COVID-19 and Panic Buying: An Examination of the Impact of Behavioural Biases
15 Pages Posted: 13 May 2020 Publication Status: Under Review
COVID-19 pandemic has created havoc around the globe since it first started infecting humans in December 2019. It has not only created a significant health and economic crisis for the world but also caused unusual individual behaviours such as panic buying all around the world. At the outset, the rationality behind these abnormal behaviours is hard to explain as such behaviours are naturally irrational. Thus, this study attempted to explain individual behaviours observed in various countries through the theoretical lens of several established behavioural theories to make a recommendation for changing people’s behaviour during a future pandemic. Taking a quantitative approach with a comprehensive review of recent literature and using secondary data from online sources, the study analysed people’s behaviours in numerous countries using several behavioural theories. The study found that excessive information, sometimes rumours and misinformation, circulated through social and news media had played a significant role in the unprecedented panic buying observed around the world. As explained in behavioural theories, during a pandemic, people are compelled to make quick decisions and to take actions to subside their negative emotions, such as fear and anxiety so that they feel better and safe. In doing so, people use their heuristics or mental shortcuts which leads to panic buying behaviours. More specifically, the behaviours such as affect heuristic, availability heuristic, loss aversion, regret aversion, risk aversion, framing, hoarding, herding and bandwagon effect had primarily contributed to the panic buying occurred during the COVID-19 pandemic. Finally, based on the findings, the study made several recommendations to stakeholders so that they would be able to make people better prepared for a future pandemic.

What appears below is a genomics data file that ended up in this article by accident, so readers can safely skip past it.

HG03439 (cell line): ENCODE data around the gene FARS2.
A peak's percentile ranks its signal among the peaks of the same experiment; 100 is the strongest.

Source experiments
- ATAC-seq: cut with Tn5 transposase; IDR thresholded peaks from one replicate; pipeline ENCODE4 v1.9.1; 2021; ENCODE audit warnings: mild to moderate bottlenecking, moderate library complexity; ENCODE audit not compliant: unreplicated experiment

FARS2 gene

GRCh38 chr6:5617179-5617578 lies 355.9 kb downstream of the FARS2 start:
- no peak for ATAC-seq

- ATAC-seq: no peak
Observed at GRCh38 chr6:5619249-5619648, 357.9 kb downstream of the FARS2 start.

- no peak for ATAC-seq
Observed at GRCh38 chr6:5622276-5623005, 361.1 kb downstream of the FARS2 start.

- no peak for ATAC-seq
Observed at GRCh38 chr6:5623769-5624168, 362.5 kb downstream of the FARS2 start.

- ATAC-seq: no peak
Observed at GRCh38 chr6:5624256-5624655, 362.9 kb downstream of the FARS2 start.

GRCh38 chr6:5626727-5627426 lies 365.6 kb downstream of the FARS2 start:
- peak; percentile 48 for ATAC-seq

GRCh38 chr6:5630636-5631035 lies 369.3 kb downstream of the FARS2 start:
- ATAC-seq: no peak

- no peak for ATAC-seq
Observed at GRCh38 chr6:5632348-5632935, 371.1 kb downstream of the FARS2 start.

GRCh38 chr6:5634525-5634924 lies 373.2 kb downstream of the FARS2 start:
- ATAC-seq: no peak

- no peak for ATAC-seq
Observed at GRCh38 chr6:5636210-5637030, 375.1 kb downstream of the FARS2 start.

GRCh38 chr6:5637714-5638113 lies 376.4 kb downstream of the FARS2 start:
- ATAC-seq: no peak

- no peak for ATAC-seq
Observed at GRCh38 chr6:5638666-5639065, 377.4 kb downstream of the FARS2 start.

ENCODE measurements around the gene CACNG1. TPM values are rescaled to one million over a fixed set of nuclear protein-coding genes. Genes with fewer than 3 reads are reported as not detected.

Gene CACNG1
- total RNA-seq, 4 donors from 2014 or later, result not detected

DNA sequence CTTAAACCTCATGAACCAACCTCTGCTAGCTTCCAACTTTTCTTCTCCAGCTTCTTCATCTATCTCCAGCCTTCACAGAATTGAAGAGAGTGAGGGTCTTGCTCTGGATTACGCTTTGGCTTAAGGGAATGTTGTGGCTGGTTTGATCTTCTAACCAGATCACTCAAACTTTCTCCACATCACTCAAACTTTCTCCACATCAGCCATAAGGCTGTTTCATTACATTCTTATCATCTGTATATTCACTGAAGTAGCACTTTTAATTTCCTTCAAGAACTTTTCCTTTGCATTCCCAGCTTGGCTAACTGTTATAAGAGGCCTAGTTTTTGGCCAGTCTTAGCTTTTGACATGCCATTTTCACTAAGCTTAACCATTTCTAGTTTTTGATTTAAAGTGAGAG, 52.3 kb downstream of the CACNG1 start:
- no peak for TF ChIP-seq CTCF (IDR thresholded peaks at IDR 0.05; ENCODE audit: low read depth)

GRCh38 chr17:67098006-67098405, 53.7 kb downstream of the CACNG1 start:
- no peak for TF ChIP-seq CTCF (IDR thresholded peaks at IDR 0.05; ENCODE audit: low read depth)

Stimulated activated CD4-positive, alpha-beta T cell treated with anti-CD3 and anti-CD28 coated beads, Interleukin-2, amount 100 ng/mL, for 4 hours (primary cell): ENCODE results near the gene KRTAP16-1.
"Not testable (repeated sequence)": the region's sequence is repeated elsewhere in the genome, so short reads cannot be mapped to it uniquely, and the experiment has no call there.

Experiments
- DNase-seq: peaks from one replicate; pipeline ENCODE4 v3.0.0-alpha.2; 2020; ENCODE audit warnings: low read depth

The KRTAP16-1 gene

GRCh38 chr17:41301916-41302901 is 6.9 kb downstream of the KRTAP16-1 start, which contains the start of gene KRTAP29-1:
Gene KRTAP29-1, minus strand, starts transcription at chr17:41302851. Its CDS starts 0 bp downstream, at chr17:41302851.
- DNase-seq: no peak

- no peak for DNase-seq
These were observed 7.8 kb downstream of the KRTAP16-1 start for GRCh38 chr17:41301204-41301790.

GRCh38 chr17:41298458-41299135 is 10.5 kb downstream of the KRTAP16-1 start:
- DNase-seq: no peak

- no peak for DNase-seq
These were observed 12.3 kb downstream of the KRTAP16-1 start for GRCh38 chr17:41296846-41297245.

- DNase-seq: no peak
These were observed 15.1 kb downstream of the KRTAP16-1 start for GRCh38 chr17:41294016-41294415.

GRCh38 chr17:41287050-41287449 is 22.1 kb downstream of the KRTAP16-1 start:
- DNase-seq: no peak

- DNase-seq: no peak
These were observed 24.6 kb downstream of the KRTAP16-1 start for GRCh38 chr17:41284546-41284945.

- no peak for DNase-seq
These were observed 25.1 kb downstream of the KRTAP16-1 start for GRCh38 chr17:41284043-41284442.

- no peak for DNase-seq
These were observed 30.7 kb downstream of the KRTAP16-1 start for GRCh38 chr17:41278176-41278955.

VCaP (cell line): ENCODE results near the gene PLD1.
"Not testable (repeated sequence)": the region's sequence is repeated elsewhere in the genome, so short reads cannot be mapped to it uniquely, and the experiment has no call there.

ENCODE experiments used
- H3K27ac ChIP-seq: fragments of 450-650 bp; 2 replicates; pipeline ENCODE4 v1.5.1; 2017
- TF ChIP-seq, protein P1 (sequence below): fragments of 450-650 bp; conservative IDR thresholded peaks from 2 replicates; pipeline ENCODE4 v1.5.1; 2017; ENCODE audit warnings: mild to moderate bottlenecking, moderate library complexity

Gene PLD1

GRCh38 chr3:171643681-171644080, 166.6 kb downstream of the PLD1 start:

Keywords: COVID-19, Panic buying, Behavioural biases, Psychology
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